Successful owners are consistently ahead of their competition in the area of bullpen analysis. With the goal of securing future save sources, owners should keep a close eye on the following 10 bullpens in the coming weeks.
Looking ahead: With prior closing experience and strong stats since the outset of 2010 (2.39 ERA, 0.97 WHIP, 10.0 K/9 rate), Benoit has what it takes to earn saves in the City of Brotherly Love. The righty should be active in all roto leagues, while setup man Neris (lifetime 10.7 K/9 rate) should be owned in 15-team formats. Meanwhile, former closer Gomez can be dropped in all mixed leagues, as he is unlikely to get another chance to replicate the magic of his 37-save '16 campaign.
Team: Rangers Closer: Sam Dyson Replacement options: Matt Bush, Jeremy Jeffress
Looking ahead: Dyson struggled a great deal in his first two 2017 outings before tossing a scoreless frame in a non-save situation on Sunday. Without the benefit of stellar swing-and-miss skills (lifetime 7.4 K/9 rate), the ground-ball specialist could soon cede save chances to Bush (lifetime 9.1 K/9 rate) or Jeffress.
Looking ahead: The retooling Reds have already won three close games, with Iglesias picking up a pair of saves and Drew Storen tallying one. Iglesias is the most talented member of this four-man closer committee, and he is the only Cincinnati hurler with a realistic chance of running away with the ninth-inning gig.
Looking ahead: Casilla picked up a save on Opening Day and Dull faltered when given a similar opportunity the following night. Manager Bob Melvin then switched gears on Monday, using Casilla in the eighth inning and entrusting Doolittle to close out a 2-0 win. Mixed-league owners should generally steer clear of this bullpen, as the committee approach could last for an extended period of time.
Looking ahead: Maurer has done his part to keep his role, converting his sole save chance to date. The right-hander will need to continue to protect close leads, as Capps possesses the stellar strikeout skills (lifetime 11.8 K/9 rate) to nab the ninth-inning role after he makes his expected return from Tommy John surgery later this month.
Looking ahead: With one save and a pair of scoreless outings, Ramos is off to a fine start. But the closer's longstanding control woes (lifetime 4.7 BB/9 rate) and a stellar setup crew will likely keep him on a short leash for the duration of 2017. Owners should be ready to pounce on Ziegler (85 career saves) or Barraclough (lifetime 13.2 K/9 rate) if Ramos continues to regularly issue free passes.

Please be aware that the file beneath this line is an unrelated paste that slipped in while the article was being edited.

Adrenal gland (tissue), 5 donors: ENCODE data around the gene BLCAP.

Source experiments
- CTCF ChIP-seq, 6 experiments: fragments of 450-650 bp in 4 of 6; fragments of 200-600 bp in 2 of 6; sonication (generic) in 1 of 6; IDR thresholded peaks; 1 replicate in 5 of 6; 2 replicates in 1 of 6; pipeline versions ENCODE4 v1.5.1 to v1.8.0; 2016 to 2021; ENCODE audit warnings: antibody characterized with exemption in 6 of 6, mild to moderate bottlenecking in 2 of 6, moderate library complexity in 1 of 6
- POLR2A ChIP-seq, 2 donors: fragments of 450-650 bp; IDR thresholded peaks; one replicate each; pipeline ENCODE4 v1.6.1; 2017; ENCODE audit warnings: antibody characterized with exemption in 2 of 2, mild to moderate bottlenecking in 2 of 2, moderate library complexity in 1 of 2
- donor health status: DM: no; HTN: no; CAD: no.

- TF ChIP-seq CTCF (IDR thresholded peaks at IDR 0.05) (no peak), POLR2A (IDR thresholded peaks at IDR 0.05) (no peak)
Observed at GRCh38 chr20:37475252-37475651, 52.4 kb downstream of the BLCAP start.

Looking ahead: While acknowledging that Robertson currently has a firm grip on the closer's role, he is facing two scenarios that could lead to a new ninth-inning man in Chicago. By repeating his inconsistent 2016 results (3.47 ERA, 1.36 WHIP), the right-hander could lose the trust of manager Rick Renteria. And by excelling this year, Robertson would continue to be a popular name on the trade market. Wise owners will keep a close eye on Jones (2.29 ERA in '16) and Jennings (career 2.71 ERA) in the coming months.
Looking ahead: Despite owning impressive lifetime ratios (2.54 ERA, 1.04 WHIP), Watson will need to build on his low career saves total (22) before his leash as the club's closer is extended. The left-hander showed enough reasons for concern last season (4.42 FIP, 1.3 HR/9 rate) for owners to monitor this bullpen. With Hudson (5.22 ERA in 2016) and Rivero (4.09 ERA in '16) as the next men in line, the Bucs lack an obvious ninth-inning replacement.
Team: Angels Closer: Committee (Cam Bedrosian, Andrew Bailey, Huston Street) Looking ahead: Although manager Mike Scioscia has yet to name a closer, Bedrosian has been tabbed for both of the club's save chances thus far. Having logged a 1.05 ERA since the outset of 2016, the young righty has the skills to keep Street and his 324 career saves relegated to a setup role when Street returns from a season-opening stint on the disabled list.
Fred Zinkie is the lead fantasy baseball writer for MLB.com. Follow him on Twitter at @FredZinkieMLB This story was not subject to the approval of Major League Baseball or its clubs.